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Home The News News Protest highlights labor rights, land expropriation

Protest highlights labor rights, land expropriation

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Labor rights campaigners demonstrate outside the Presidential Office Building on Taipei’s Ketagalan Boulevard yesterday, as part of the annual Autumn Struggle protest.
Photo: Liao Chen-huei, Taipei Times

The Autumn Struggle (秋鬥), an annual protest organized by labor rights advocates, yesterday rallied 61 groups as they marched down Taipei’s Ketagalan Boulevard and shouted their disappointment with the politics of the Democratic Progressive Party (DPP) administration.

The protest focused on the rights of local workers, migrant workers and people in education, as well as land expropriation.

Group representatives first voiced their demands at a news conference at the National Taiwan University Alumni Club before starting on a march toward the boulevard at 11am.

Nearly 200 protesters threw plastic piggy banks that were used for President Tsai Ing-wen’s (蔡英文) fundraising during her presidential campaign toward the Presidential Office Building at the end of the boulevard.

The piggy banks, covered in “Taiwan Next” stickers, were collected from DPP supporters who have grown disillusioned with the party, land protection groups convener Chen Chih-hsiao (陳致曉) said.

When it comes to land use, the DPP has even strengthened the martial law-era authoritarian system it inherited from the Chinese Nationalist Party (KMT), Chen said.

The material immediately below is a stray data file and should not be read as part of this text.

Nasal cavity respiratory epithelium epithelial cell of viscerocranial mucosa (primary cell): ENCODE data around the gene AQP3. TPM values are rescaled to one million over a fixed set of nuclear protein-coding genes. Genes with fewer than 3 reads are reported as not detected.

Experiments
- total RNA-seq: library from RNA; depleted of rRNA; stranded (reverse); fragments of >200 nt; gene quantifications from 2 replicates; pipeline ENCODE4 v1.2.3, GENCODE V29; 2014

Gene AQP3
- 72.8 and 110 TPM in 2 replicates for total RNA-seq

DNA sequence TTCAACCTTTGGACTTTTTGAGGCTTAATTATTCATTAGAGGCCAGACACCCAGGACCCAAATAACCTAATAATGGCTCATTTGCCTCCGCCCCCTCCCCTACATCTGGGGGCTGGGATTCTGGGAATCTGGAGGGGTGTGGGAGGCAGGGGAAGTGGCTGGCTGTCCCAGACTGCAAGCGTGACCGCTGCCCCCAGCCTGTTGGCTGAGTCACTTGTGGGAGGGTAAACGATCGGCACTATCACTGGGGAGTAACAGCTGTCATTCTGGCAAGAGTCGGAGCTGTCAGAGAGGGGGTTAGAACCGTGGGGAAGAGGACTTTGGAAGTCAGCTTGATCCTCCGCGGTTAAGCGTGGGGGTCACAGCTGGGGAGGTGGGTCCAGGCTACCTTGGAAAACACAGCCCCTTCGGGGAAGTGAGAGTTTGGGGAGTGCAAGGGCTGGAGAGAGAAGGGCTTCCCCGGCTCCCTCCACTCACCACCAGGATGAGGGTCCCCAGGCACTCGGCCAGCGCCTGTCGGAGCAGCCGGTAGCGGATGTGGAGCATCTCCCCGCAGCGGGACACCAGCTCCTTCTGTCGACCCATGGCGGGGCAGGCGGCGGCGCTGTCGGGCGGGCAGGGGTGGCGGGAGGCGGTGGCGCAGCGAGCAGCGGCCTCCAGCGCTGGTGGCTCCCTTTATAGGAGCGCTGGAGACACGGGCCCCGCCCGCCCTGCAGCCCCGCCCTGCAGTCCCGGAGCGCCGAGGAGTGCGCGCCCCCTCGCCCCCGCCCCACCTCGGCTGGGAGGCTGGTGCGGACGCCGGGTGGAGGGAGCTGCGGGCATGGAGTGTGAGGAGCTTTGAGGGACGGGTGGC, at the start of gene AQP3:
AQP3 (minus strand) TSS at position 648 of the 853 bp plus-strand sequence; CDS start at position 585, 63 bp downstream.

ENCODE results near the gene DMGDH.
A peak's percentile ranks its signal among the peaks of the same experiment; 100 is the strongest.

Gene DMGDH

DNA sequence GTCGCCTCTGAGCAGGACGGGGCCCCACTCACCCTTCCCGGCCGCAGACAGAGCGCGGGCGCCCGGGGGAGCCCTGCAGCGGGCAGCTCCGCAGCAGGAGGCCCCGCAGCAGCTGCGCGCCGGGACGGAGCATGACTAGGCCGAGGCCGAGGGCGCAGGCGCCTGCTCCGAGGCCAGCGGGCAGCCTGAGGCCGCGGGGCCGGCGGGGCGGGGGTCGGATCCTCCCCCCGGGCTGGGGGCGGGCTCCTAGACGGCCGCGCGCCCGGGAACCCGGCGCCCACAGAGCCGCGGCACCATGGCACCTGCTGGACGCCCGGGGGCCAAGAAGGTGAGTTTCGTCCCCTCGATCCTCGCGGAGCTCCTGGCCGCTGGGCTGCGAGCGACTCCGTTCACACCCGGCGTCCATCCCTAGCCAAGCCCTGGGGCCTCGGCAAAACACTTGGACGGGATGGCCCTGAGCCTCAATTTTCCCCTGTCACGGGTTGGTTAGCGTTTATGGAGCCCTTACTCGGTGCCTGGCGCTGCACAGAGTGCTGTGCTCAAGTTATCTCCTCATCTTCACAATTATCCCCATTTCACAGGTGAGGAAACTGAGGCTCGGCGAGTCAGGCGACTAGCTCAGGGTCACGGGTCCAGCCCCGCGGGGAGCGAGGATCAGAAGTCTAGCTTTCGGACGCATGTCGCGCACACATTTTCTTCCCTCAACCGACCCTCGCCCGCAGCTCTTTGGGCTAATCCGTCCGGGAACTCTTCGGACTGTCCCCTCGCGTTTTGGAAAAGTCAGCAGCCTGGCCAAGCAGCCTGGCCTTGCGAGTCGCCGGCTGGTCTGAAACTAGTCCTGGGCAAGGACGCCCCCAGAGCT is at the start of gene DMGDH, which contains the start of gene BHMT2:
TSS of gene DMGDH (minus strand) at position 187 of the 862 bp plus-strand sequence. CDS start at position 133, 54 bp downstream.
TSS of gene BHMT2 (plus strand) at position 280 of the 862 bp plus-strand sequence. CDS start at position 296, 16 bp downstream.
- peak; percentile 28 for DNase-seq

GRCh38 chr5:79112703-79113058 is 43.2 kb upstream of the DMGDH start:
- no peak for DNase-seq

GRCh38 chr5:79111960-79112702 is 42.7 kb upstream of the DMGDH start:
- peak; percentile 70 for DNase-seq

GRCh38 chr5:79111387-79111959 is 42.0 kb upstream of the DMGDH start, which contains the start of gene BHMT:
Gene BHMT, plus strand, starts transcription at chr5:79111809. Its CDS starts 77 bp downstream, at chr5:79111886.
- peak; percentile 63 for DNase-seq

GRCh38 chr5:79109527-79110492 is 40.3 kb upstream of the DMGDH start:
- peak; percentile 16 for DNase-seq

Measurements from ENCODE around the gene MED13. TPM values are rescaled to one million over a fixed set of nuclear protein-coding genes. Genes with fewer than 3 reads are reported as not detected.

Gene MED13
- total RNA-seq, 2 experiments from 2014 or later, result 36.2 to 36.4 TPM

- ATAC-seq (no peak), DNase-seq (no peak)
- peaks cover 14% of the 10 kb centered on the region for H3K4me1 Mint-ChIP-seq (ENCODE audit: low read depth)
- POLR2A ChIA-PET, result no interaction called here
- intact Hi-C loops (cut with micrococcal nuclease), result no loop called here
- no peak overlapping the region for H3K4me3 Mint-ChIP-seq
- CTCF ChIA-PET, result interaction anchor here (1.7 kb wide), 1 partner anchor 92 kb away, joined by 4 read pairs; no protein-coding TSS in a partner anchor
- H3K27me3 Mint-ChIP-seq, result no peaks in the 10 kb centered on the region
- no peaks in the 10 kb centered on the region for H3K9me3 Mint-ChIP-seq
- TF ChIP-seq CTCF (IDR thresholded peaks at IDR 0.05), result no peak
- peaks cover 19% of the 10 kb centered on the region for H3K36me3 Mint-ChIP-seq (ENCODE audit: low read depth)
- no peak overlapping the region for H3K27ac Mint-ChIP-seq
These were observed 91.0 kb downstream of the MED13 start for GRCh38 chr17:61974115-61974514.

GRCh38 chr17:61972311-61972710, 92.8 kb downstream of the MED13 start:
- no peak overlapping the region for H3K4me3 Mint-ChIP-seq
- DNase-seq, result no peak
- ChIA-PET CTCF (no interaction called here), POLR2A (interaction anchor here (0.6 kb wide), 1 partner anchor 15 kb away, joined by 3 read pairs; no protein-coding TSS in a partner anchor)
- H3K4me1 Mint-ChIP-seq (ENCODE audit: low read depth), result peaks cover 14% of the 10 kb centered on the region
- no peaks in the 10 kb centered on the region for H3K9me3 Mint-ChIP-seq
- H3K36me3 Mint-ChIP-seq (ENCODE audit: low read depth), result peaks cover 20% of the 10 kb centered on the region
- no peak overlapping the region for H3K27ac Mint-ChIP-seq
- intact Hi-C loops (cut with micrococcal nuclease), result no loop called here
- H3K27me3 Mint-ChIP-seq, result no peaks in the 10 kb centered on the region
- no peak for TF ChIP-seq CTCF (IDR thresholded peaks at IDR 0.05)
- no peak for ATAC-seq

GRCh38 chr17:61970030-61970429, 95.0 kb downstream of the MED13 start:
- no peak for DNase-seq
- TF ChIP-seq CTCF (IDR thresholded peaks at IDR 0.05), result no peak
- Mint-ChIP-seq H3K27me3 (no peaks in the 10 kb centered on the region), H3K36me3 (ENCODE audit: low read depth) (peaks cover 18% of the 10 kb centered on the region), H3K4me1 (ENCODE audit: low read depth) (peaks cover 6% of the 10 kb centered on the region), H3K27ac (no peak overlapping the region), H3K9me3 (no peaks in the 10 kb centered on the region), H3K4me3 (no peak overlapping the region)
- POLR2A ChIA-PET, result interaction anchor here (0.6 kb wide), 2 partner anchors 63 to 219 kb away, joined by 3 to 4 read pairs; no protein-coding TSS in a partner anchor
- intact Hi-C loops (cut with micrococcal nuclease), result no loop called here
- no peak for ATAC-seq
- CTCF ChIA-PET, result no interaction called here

Many protesters had been affected by land expropriation and urban renewal projects.

Urban renewal projects are “nightmares that never end,” said New Taipei City Urban Renewal Self-help Association director Liu Chen-hua (劉振華), who is to be forcibly removed from his house in Jhonghe District (中和) if the city government approves a renewal project for the area.

Labor rights groups said the new amendment to the Labor Standards Act (勞動基準法) approved by the Cabinet on Thursday would deal a heavy blow to workers’ rights.

With the relaxation of the “one fixed day off” rule, the amendment would allow employees in certain industries to work up to 12 consecutive days, while the seven national holidays canceled in the amendment that introduced the rule would not be reinstated, they said.

Migrant workers called on the government to revoke the system of broker agencies and to legally protect the rights of household caregivers.

While the Autumn Struggle is one of the nation’s best-known labor protests, this year it attracted only 200 participants, a slide from about 500 last year and 2,000 to 3,000 protesters during former president Ma Ying-jeou’s (馬英九) term.

Organizers did not call for a large-scale mobilization this year because many groups have been occupied by different “battles” since the DPP government took office in May last year, fighting the Labor Standards Act and land expropriation, said Ku Yu-ling (顧玉玲), one of the founders of the event that has been held annually since 1988.

While civic groups used to harbor some hope that the DPP would do better, they now realized that the party has embraced far-right and capitalist policies even more tightly than the KMT, she said.

For example, Veterans Affairs Council Deputy Minister Lee Wen-chung (李文忠) has shown no leniency in oppressing residents of New Taipei City’s Daguan (大觀) community, and Premier William Lai (賴清德) has shown himself tough on labor rights and land development, she said.

When Lai speaks of inviting more foreign workers to work in Taiwan’s agriculture and long-term care services, he only thinks about the highly educated and has no attention for the large number of migrant workers from Southeast Asian nations, she said.

Source: Taipei Times - 2017/11/13

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